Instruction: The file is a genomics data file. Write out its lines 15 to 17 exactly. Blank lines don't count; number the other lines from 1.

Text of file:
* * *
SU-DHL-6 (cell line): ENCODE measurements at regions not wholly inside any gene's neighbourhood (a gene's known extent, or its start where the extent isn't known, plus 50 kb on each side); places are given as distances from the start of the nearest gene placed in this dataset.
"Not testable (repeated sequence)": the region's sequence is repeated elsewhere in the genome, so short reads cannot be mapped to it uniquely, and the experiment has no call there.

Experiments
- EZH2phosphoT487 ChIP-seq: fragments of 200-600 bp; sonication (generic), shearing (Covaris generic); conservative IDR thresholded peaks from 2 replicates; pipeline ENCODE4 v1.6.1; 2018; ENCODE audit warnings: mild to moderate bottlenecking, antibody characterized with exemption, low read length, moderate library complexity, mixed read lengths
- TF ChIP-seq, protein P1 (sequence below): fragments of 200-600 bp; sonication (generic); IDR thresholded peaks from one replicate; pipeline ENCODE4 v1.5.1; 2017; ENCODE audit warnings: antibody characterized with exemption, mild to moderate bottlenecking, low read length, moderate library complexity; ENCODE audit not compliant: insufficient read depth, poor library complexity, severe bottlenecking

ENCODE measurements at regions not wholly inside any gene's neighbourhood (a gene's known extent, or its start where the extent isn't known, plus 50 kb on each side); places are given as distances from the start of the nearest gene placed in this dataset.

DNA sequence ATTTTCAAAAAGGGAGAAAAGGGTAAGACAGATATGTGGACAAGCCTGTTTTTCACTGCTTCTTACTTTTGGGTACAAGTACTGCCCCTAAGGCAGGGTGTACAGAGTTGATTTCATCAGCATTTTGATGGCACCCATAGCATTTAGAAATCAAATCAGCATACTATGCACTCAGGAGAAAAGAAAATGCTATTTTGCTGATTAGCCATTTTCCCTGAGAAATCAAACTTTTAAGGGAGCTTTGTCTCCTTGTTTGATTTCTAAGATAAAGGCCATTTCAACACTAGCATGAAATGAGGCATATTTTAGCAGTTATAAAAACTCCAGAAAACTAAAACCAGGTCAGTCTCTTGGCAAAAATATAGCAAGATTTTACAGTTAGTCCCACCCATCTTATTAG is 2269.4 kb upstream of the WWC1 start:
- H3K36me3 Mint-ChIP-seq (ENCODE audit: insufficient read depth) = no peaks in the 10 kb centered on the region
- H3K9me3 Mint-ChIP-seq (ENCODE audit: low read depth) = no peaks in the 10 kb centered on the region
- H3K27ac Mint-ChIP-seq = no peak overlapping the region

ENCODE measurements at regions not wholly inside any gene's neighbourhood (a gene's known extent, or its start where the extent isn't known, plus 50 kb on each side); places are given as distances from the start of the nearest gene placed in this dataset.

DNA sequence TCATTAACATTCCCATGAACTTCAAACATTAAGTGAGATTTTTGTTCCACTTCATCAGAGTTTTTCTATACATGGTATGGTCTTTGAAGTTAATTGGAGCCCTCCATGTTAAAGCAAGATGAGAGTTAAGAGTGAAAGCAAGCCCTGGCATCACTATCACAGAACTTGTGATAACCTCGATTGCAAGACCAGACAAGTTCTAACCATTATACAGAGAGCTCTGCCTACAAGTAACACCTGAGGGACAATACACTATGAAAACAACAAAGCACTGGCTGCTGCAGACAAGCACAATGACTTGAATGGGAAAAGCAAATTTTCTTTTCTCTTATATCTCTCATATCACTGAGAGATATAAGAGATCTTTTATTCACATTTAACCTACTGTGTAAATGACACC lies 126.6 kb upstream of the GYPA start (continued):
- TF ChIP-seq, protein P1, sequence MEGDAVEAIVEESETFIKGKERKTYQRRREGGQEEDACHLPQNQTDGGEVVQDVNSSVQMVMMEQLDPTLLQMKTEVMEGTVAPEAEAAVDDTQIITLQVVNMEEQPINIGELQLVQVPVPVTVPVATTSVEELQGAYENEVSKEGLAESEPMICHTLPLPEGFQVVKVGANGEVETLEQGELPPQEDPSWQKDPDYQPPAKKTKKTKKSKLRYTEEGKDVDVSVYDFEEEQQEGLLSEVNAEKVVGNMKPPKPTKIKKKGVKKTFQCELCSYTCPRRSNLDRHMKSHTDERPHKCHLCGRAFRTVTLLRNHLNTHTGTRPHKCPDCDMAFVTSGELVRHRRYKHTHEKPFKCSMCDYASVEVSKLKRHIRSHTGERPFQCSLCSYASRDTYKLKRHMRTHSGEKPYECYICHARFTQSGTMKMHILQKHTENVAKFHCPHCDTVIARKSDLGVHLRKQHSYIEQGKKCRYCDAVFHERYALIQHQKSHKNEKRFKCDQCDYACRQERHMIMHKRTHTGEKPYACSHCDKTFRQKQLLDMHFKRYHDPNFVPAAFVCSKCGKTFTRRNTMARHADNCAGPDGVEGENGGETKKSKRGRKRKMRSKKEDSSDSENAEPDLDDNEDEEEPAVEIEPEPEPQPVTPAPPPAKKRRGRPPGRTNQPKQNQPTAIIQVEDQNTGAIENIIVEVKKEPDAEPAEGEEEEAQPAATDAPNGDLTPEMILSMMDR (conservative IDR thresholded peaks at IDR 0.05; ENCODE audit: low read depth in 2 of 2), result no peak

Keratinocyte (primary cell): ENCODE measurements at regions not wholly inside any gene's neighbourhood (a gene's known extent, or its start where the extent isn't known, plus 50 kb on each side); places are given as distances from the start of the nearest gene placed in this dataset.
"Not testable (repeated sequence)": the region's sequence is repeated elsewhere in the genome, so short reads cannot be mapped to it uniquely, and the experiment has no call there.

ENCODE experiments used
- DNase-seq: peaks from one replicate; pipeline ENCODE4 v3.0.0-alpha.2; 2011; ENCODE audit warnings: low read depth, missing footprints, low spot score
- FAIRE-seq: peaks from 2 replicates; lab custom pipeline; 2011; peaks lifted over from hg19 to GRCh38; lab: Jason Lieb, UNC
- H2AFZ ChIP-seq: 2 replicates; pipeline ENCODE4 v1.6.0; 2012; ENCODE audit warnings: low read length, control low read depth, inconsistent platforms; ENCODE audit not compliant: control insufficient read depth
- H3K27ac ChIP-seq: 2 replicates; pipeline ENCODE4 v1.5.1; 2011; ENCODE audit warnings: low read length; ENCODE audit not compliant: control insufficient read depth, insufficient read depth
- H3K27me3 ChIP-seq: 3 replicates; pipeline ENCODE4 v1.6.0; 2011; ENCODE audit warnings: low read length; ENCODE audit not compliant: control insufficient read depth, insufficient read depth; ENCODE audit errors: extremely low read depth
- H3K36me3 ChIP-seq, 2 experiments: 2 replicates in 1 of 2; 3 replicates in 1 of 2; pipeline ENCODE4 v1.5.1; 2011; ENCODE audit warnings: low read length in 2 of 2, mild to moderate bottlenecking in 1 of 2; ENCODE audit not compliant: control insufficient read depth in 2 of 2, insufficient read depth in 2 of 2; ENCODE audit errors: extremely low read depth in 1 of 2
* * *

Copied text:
"Not testable (repeated sequence)": the region's sequence is repeated elsewhere in the genome, so short reads cannot be mapped to it uniquely, and the experiment has no call there.

ENCODE experiments used
- DNase-seq: peaks from one replicate; pipeline ENCODE4 v3.0.0-alpha.2; 2011; ENCODE audit warnings: low read depth, missing footprints, low spot score